Multi-Core Processors Are the Key to Unlocking Aviation’s Future

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Written by Andrew Reilly

Nearly every piece of technology that airline passengers use in their daily lives enjoys the performance benefits provided by multi-core processors (MCPs). Phones, tablets and computers derive enhanced efficiency by combining multiple central processing unit (CPU) cores, which can share tasks and resources such as cache memory, into one physical unit.

But avionics do not, continuing to rely on single-core processors (SCPs) even as the rest of the industry has moved on to MCPs. “These days in commercial aviation, everything is multi-core outside of avionics,” said Alex Wilson, director of Aerospace & Defense Solutions with Wind River.

Single-core processing remains stubbornly perched atop the avionics world because of the complexities involved with MCP certification.


Rick Hearn, senior product manager with Curtiss-Wright Defense Solutions, says MCPs allow operators to absorb numerous applications that used to run in systems across the aircraft into a single unit.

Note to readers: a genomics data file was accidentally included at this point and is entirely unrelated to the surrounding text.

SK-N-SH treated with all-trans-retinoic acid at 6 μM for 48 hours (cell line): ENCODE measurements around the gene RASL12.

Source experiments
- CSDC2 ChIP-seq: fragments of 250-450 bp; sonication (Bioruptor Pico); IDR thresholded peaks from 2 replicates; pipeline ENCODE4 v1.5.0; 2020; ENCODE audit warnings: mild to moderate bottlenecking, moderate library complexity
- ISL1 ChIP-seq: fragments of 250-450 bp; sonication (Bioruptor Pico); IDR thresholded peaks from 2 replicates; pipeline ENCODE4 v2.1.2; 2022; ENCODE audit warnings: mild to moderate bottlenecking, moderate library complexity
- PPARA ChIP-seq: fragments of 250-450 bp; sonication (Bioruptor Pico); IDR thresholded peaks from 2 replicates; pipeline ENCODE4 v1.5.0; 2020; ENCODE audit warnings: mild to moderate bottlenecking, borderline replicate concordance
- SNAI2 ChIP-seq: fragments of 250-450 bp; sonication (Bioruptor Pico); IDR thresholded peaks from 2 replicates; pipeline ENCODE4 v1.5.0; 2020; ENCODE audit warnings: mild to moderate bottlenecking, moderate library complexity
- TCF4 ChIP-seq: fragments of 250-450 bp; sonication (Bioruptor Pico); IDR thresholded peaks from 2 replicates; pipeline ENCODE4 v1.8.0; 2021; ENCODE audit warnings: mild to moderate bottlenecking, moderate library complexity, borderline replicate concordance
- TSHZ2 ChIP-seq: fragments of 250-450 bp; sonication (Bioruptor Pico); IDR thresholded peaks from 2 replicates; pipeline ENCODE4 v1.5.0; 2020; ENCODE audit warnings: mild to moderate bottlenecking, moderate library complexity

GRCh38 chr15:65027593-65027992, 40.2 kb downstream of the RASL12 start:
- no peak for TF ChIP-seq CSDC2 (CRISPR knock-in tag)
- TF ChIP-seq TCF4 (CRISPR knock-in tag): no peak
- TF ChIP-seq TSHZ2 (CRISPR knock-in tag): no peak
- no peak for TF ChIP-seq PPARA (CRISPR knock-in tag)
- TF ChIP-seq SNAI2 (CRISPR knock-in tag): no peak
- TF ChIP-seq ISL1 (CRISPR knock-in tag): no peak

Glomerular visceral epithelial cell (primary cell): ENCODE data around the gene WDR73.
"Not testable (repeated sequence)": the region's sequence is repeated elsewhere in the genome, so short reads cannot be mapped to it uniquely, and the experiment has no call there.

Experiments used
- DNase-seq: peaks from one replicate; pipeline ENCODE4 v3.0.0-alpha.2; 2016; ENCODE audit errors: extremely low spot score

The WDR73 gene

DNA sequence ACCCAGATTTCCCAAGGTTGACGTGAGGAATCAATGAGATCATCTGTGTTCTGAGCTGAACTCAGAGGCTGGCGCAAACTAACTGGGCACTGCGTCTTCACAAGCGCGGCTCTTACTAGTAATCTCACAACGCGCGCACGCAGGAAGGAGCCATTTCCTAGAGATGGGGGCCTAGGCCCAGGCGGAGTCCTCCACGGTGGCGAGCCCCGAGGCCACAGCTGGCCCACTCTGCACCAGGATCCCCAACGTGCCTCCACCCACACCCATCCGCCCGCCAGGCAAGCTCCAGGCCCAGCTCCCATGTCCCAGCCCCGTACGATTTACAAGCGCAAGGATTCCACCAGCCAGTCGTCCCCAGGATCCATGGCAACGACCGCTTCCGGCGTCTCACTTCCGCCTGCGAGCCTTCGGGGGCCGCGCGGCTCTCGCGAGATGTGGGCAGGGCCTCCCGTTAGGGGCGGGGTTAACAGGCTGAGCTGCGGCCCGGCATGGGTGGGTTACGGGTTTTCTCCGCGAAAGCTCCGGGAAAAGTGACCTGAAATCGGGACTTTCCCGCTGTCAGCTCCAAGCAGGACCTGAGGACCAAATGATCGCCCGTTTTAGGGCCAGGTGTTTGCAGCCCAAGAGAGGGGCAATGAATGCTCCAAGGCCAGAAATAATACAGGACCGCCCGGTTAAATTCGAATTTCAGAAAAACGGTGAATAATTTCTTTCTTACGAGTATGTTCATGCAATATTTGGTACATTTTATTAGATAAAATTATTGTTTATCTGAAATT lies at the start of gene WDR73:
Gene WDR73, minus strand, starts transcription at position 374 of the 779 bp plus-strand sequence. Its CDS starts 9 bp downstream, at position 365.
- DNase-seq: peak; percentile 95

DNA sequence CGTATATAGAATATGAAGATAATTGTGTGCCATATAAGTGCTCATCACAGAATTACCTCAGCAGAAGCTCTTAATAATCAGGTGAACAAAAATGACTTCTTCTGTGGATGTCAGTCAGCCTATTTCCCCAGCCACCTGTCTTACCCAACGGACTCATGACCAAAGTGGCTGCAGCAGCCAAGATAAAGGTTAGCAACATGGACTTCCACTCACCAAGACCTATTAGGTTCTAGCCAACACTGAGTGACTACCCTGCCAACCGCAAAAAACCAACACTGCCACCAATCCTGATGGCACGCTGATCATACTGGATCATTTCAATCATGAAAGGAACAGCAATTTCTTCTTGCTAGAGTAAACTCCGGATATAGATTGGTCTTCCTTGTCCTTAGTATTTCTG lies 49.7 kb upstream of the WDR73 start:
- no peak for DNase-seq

“They also allow you to have different certification levels for all those different functions spread across multiple cores,” added Hearn, whose company provides safety-critical hardware for the defense and commercial markets.

There are also tangible safety gains, according to Hearn. When information is getting to pilots faster and clearer, “[it] decreases the effort that the pilot has to put into flying the aircraft, lessens the workload, and ultimately creates an overall safer working environment,” said Hearn.

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